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Title: Information and contracts : a study of principal-agent relationships
Author: Banerjee, Anindya
Awarding Body: University of Oxford
Current Institution: University of Oxford
Date of Award: 1987
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This thesis is concentrated broadly in the field of mathematical industrial economics and more specifically upon what is known in the literature as principal-agent relationships. It focuses on investigating the nature of optimal contracts between, say, owners of the firm and the manager appointed by them to run the affairs of the firm or yet again between the owners and the workers employed in the firm. Chapter 1 introduces by first establishing the background of the analysis and then summarising the results of the thesis. The background consists mainly of implicit contract models, both of the symmetric and asymmetric information kind, and models of moral-hazard. The results of the thesis are contained in four chapters following the introduction. Chapters 2 and 3 are concerned primarily with the use made of principal agent models in the asymmetric-information implicit contract literature. This literature attempts to explain involuntary unemployment by showing that the inefficiency generated by the asymmetry in information between the principal (firm) and the workers (agent) manifests itself in employment lower than the efficient level. We show instead that results are altered in quite striking ways depending not only on the eventual asymmetry of information but also the asymmetry prevailing, say, when the agent takes his action, but before production occurs. Chapter 4 makes the case in favour of using the first-order approach in solving principal-agent models by proposing a weakening of the sufficient conditions which make this approach valid. Such weakening extends the range of cases - given by particular configurations of utility and density functions - for which the analytical convenience of the first-order approach may be utilised. Chapter 5 uses moral-hazard models and the first-order approach to answer the specific question "Should owner-managed firms with limited liability be taxed a higher rate than similar firms with unlimited liability?". The answer is "Yes, but only under certain conditions". Chapter 6 summarises and draws together the various strands of the arguments presented in the thesis.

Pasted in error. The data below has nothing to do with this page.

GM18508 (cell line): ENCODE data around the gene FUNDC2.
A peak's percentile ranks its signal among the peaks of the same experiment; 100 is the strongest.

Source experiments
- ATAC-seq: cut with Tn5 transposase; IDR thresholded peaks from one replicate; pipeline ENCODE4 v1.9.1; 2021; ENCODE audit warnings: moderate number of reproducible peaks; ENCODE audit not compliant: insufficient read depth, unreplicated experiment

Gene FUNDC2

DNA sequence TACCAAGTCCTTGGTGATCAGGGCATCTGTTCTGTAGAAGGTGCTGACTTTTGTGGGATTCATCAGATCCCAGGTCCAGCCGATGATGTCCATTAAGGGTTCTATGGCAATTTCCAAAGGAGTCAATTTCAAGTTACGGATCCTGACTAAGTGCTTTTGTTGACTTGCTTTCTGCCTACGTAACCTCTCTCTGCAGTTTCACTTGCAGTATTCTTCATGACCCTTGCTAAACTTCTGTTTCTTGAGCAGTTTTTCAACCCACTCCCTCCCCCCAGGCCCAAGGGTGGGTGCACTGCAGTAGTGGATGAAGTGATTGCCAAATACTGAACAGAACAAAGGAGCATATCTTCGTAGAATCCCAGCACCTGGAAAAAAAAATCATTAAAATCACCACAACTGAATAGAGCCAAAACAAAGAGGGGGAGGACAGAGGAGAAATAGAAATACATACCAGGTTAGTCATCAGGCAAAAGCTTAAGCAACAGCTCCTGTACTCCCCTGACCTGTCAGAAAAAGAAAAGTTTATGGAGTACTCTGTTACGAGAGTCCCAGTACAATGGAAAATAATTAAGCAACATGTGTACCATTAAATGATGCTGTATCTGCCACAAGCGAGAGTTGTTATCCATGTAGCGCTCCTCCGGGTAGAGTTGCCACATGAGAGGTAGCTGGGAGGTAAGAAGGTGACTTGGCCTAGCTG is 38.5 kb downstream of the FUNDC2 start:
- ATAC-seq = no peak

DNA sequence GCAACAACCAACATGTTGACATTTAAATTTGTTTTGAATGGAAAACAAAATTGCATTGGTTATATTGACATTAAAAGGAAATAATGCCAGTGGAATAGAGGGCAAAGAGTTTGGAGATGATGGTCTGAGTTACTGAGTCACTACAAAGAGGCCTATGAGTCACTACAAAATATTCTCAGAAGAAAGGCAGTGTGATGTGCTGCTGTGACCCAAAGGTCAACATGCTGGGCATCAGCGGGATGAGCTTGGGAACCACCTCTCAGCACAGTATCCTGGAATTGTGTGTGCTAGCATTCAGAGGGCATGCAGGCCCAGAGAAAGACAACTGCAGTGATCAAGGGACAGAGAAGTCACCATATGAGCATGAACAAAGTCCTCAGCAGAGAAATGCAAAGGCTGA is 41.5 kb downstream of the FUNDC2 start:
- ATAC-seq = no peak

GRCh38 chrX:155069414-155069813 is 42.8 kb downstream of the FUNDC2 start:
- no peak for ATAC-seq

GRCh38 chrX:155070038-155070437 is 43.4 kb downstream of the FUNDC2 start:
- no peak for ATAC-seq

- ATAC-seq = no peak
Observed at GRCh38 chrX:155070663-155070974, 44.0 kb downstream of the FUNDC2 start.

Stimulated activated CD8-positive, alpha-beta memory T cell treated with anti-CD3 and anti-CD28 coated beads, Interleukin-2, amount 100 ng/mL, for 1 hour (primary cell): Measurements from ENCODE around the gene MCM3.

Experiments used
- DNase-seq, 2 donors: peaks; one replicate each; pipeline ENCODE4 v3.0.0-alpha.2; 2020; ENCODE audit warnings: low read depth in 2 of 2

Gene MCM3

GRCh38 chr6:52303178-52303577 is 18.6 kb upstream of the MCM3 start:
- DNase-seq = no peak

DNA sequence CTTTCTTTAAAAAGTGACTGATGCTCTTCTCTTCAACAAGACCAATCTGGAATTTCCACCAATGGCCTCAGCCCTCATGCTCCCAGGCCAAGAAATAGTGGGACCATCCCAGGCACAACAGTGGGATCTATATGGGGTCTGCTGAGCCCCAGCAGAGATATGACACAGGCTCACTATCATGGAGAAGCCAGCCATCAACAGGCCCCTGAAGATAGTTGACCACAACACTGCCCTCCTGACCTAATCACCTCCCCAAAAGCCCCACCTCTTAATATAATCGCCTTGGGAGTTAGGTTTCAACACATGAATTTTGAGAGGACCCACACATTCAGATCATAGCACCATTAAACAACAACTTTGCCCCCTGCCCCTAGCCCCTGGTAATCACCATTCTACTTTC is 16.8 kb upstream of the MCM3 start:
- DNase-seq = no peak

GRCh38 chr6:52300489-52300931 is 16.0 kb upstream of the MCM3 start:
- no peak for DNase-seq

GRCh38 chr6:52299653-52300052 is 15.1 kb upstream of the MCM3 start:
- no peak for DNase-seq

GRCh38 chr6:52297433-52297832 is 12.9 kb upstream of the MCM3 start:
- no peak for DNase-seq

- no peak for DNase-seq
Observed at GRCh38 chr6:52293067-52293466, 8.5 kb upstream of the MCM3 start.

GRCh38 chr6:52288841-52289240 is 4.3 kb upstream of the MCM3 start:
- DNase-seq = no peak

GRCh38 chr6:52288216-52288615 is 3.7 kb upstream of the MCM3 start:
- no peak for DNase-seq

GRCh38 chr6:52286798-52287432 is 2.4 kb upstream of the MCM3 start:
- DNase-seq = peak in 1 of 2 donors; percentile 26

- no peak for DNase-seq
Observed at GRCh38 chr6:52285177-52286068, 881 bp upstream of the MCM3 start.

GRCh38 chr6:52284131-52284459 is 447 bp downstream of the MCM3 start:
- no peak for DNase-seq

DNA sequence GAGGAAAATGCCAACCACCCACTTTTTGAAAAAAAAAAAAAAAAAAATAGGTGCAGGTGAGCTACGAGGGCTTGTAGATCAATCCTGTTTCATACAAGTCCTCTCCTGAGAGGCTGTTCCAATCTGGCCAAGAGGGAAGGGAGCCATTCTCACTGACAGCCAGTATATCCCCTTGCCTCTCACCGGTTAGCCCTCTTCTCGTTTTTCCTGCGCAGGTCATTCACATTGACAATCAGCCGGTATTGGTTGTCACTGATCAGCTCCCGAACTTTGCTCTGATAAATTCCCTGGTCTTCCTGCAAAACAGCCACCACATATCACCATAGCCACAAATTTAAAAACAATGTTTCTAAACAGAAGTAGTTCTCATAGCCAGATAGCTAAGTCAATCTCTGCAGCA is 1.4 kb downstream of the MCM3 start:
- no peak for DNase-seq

Supervisor: Not available Sponsor: Not available
Qualification Name: Thesis (Ph.D.) Qualification Level: Doctoral
EThOS ID:  DOI: Not available
Keywords: Industrial organization (Economic theory) ; Mathematical models